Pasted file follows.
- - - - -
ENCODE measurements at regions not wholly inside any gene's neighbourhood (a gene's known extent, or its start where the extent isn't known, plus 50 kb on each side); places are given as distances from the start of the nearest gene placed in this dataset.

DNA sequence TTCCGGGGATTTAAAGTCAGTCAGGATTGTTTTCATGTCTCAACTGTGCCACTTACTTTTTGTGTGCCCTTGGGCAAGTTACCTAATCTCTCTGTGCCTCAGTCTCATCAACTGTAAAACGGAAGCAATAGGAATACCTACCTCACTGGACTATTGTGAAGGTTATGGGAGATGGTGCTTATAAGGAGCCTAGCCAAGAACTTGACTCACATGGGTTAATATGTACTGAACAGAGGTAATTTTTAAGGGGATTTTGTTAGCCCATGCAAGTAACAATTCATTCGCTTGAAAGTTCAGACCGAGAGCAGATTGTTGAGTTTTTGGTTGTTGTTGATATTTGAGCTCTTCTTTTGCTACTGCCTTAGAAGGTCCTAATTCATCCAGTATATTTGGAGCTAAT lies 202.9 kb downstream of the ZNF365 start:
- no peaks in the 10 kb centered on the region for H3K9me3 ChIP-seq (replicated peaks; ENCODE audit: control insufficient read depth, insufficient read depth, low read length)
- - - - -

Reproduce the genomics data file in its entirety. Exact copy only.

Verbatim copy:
ENCODE measurements at regions not wholly inside any gene's neighbourhood (a gene's known extent, or its start where the extent isn't known, plus 50 kb on each side); places are given as distances from the start of the nearest gene placed in this dataset.

DNA sequence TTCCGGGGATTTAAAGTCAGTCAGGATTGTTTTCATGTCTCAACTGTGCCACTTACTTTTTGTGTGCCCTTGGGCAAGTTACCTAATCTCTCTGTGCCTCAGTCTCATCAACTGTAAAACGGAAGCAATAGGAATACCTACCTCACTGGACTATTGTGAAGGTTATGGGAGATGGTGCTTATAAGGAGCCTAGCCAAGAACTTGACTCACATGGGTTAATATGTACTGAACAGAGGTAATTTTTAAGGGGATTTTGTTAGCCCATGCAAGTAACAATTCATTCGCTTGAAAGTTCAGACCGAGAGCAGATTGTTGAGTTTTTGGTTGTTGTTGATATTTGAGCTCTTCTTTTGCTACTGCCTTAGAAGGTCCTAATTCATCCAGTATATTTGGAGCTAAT lies 202.9 kb downstream of the ZNF365 start:
- no peaks in the 10 kb centered on the region for H3K9me3 ChIP-seq (replicated peaks; ENCODE audit: control insufficient read depth, insufficient read depth, low read length)